All's well that ends well?
Inzamam and Pakistan have got what they were seeking: they would feel that justice was done, their honour has been restored, and the four-match ban was a small sacrifice for their valiant hero who had stood up to be counted. In fact, it can be argued that Inzamam got off lightly; Sourav Ganguly had once got more for slow over rates.
The ICC would be mighty relieved that a hot potato is off its back lightly. It has been seen to have dispensed justice. Dropping the ball-tampering charge would make it look fair in the eyes of fans in the subcontinent, and the punishment to Inzamam is proof that the law has been upheld. Everyone can now get on with the business of cricket. For good measure, it has also announced that Darrell Hair will not officiate during the Champions Trophy. That would make, apart from Pakistan, who haven¹t wanted Hair for quite a while, even India, the powerful hosts of the Champions Trophy, happy.
But where does it leave Hair? The two-day proceedings ended with him fielding questions from the press with dignity and composure. There was little that he could say, but perhaps he was eager to say whatever little he could. The reason offered for dropping him from the Champions Trophy panel that the ICC were concerned about his safety was pathetic (that it would have been inappropriate to appoint Hair under the circumstances would have sounded far more convincing), but he sat through the inquest with a smile and helped cricket present a veneer of a happy family.
Of course, it was soon reported that the Pakistan Cricket Board was considering pressing the ICC to charge Hair with "bringing the game into disrepute", the very charge on which Inzamam was banned. It may never come to that, but there is enough in the 4047-word verdict delivered by Ranjan Madugalle to encourage Pakistan that they have a case.
The subtext of the verdict can be read as thus: Hair acted on a mere suspicion; he acted in haste (his fellow umpire wanted to wait); he could have avoided the crisis had he chosen the diplomatic route; and since there was the equal possibility of the ball being damaged naturally, the umpires were wrong in penalising Pakistan
Madugalle goes beyond merely giving Pakistan the benefit of doubt. "In my judgment," he says, "the marks were as consistent with normal wear and tear, and with the ball being pitched into the rough and contact with cricket equipment, as they are with deliberate human intervention." And then goes on to add: "If, as the umpires told us, the ball was in an acceptable condition after the 52nd over, it is, in my view, highly unlikely that the condition of the ball could have been changed so substantially thereafter by human action within a short period of play without some suspicious conduct by a fielder being noticed by an umpire, television camera, or third party."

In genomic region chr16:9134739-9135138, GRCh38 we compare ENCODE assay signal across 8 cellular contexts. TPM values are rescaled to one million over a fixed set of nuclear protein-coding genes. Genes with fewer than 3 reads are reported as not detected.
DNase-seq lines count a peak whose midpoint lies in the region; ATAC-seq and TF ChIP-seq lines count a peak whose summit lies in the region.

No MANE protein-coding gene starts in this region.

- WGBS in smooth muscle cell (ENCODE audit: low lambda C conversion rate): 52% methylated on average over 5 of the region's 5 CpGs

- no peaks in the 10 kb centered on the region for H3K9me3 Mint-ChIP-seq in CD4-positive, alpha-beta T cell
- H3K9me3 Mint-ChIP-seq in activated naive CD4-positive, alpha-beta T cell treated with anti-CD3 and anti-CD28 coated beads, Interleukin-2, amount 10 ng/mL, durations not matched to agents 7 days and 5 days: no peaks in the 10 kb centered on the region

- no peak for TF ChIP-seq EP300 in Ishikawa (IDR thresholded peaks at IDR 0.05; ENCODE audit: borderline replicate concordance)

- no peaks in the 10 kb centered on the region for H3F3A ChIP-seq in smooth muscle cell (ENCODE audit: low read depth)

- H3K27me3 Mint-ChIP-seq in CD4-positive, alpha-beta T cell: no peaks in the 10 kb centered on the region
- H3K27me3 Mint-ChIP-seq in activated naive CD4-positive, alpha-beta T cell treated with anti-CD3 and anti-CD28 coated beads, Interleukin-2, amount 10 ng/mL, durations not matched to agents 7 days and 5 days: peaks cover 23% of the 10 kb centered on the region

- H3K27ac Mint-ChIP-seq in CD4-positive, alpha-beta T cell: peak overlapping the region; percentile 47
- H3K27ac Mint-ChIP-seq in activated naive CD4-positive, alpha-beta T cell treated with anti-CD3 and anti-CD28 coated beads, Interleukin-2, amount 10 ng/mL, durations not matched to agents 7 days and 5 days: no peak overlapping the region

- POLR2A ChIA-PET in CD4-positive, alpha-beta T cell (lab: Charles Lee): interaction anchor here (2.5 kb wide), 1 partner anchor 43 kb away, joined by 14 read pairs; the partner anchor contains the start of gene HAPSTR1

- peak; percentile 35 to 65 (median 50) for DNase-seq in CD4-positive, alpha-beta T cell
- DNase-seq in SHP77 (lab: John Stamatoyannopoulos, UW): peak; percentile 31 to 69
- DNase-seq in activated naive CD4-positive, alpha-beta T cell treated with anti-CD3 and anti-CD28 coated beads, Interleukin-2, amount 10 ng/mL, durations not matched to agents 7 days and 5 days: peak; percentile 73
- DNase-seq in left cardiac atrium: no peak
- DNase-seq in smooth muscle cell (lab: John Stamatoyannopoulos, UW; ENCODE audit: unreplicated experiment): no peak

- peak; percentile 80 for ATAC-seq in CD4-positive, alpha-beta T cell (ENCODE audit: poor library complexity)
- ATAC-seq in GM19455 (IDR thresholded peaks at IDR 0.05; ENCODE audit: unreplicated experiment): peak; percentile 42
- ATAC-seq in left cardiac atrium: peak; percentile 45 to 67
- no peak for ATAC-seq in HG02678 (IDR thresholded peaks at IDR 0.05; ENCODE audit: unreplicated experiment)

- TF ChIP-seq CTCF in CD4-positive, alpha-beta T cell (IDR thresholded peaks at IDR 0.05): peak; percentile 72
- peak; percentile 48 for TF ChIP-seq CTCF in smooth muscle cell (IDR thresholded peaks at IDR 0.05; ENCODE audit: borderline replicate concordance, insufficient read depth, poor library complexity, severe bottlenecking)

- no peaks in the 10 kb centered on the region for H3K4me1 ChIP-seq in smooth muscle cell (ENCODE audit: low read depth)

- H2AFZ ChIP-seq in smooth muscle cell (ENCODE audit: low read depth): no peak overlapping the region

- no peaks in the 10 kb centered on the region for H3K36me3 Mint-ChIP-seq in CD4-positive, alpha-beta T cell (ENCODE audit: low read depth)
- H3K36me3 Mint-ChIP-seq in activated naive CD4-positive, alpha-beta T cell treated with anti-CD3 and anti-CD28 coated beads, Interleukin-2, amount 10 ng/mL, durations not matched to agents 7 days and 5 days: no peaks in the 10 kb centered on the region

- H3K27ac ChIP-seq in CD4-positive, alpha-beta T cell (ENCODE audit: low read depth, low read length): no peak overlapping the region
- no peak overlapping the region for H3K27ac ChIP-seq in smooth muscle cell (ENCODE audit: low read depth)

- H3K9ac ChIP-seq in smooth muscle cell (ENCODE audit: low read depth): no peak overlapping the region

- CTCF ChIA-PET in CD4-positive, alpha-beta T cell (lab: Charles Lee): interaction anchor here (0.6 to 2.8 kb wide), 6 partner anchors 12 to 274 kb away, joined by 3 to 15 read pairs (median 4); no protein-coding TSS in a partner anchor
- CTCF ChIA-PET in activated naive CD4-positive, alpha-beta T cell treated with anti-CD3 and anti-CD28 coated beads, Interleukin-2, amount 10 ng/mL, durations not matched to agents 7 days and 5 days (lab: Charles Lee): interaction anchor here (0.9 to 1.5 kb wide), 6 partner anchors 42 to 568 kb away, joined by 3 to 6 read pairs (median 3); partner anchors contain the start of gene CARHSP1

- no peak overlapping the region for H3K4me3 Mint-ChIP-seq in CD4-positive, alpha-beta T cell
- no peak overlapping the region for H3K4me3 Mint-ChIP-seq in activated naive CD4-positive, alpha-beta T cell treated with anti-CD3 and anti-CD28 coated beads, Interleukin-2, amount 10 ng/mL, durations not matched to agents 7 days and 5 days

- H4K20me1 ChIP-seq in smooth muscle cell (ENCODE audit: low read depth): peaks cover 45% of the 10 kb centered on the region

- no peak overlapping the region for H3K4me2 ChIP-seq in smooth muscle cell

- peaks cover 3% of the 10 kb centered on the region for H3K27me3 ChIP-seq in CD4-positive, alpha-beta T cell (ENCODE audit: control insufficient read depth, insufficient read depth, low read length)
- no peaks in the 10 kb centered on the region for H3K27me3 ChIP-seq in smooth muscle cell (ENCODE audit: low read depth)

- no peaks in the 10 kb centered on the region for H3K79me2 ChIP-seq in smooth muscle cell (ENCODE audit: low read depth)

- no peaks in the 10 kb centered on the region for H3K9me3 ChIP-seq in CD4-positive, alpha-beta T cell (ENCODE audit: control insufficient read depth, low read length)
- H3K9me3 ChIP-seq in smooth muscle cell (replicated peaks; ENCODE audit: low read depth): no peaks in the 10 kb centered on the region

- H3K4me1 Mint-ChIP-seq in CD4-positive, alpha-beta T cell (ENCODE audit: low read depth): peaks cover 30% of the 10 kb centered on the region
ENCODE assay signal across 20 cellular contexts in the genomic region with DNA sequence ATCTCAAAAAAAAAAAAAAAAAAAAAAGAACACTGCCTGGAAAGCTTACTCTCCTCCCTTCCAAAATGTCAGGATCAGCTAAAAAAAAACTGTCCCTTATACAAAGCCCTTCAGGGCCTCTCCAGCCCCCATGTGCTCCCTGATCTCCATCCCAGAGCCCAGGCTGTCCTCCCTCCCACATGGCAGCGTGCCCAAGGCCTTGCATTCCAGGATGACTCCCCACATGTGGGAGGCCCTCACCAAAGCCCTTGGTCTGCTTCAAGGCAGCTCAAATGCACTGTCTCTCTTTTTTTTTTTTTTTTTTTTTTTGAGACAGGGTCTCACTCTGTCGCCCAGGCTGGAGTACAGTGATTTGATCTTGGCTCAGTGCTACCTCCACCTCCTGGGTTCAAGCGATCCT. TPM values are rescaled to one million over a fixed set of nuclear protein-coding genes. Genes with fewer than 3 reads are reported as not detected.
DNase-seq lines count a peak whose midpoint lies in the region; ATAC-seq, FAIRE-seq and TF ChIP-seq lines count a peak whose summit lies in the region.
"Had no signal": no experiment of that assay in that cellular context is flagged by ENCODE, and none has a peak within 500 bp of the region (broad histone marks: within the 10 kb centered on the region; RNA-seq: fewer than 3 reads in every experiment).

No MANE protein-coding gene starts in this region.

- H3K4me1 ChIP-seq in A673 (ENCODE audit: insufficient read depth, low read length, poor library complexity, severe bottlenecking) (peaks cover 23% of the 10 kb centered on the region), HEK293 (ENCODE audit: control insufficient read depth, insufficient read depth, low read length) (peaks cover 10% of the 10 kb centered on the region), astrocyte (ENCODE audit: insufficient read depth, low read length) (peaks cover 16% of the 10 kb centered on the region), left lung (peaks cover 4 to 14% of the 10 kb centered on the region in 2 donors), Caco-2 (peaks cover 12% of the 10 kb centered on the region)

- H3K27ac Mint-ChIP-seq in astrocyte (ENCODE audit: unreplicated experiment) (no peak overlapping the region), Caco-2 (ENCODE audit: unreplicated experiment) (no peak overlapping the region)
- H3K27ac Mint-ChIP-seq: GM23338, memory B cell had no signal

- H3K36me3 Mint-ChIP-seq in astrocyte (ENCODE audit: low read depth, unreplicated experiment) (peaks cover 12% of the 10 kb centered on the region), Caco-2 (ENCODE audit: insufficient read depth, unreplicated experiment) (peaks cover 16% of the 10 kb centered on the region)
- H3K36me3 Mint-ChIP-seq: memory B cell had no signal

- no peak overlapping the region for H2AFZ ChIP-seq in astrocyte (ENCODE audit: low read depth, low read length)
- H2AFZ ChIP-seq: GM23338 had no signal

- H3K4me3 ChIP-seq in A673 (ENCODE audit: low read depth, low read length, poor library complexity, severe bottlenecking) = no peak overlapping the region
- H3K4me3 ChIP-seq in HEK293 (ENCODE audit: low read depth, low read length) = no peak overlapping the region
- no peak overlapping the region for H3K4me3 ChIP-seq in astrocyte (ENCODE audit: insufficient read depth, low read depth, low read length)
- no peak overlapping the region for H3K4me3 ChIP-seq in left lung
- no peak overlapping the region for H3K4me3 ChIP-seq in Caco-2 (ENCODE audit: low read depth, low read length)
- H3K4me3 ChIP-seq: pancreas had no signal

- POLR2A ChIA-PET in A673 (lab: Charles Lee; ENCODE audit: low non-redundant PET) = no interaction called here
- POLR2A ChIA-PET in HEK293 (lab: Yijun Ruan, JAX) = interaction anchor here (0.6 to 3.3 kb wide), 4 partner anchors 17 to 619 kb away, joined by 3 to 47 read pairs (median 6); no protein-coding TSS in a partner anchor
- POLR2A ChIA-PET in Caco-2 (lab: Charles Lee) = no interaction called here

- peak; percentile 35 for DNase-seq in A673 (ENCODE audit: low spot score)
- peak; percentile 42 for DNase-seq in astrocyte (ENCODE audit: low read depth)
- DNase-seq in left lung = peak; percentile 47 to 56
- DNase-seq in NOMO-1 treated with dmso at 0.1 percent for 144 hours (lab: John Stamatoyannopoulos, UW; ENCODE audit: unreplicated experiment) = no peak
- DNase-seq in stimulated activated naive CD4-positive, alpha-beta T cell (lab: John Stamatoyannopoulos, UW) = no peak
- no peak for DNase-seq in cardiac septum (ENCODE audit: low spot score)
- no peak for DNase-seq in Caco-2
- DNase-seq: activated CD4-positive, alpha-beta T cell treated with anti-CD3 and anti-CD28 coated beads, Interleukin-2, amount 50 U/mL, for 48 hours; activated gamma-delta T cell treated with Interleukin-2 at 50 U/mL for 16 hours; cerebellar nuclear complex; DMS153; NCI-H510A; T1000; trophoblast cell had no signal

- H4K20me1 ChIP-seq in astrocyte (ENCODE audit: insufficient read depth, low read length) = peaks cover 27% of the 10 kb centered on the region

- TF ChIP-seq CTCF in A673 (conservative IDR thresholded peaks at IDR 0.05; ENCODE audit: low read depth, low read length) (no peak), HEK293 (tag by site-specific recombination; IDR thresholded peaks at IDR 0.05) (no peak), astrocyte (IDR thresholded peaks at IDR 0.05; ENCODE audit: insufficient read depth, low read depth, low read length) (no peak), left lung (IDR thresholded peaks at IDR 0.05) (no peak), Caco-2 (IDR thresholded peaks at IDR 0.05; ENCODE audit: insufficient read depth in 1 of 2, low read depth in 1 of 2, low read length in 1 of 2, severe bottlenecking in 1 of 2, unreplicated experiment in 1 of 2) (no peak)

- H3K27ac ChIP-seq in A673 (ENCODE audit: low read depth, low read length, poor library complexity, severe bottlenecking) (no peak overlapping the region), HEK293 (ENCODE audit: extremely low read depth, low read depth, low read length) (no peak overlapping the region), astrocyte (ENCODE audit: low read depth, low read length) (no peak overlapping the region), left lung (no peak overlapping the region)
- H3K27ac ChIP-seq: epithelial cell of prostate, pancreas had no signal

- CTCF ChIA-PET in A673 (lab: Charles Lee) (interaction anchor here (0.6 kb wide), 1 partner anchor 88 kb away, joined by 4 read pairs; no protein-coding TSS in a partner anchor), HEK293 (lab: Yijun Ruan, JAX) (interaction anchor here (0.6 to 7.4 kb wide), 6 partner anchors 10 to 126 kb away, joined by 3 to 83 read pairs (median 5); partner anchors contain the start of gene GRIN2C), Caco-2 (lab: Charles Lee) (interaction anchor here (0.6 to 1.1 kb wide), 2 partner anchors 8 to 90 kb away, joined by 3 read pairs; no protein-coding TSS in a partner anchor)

He then virtually rejects the umpires' decision saying the "the physical state of the ball did not justify a conclusion that a fielder had altered its condition," and that he "would have expected the umpires to draw Mr ul-Haq's attention to the marks and to tell him that they intended to keep a close eye on the ball after each over."
The subtext of the verdict can be read as thus: Hair acted on a mere suspicion; he acted in haste (his fellow umpire wanted to wait); he could have avoided the crisis had he chosen the diplomatic route; and since there was the equal possibility of the ball being damaged naturally, the umpires were wrong in penalising Pakistan. Madugalle makes it a point to say it was not his case that the umpires were "perverse" or had "acted in bad faith", but it is a damning judgment nevertheless.
But having defused what Shaharyar Khan, the PCB the chairman, described as a time-bomb, the cricket community must guard against further damage. The worry is the outcome of this case will only reinforce old prejudices. One of the more distressing aspects of this controversy has been the way traditional stereotypes have played themselves out and the old fault lines have reopened. In light of how the incident has ended, it would be so tempting to conclude that Darrell Hair always had it in for the subcontinent.
If anything, Hair was guilty of officiousness and intransigence. In his overzealousness to uphold the letter of the law, he failed to grasp the wider ramifications of his actions. Had he chosen tact over the stentorian approach, the ball-tampering charge would have never come about, and had he been flexible, the Test could have been saved. But none of this makes him a racist. He has though taken some tough calls in the past, and to accuse him of bias just because some of these decisions have been against players from subcontinent would be both simplistic and betray a false sense of injury.
His calling of Mutiah Muralitharan was the right one under the prevailing law then. Regardless of the optical illusion created by his bent arm, it has been established that Murali's action involved a certain flex, and though it is permissible under the revised regulations now, Hair called what he saw. He subsequently reported Shoaib Akhtar, Harbhajan Singh and Shabbir Ahmed, and in each case, as was proven later, the action involved a certain straightening of the arm. Plenty of umpires have been known to share their suspicion about dodgy actions in private, but few have had the courage to act on it on the field.
Cricket needs strong decisive umpires, and Hair, for all his flaws, has been one. But the pity is that through this unfortunate misjudgment, he might have severely damaged the cause of strong and decisive umpires. It is both an irony and a tragedy.
Sambit Bal is the editor of Cricinfo and Cricinfo Magazine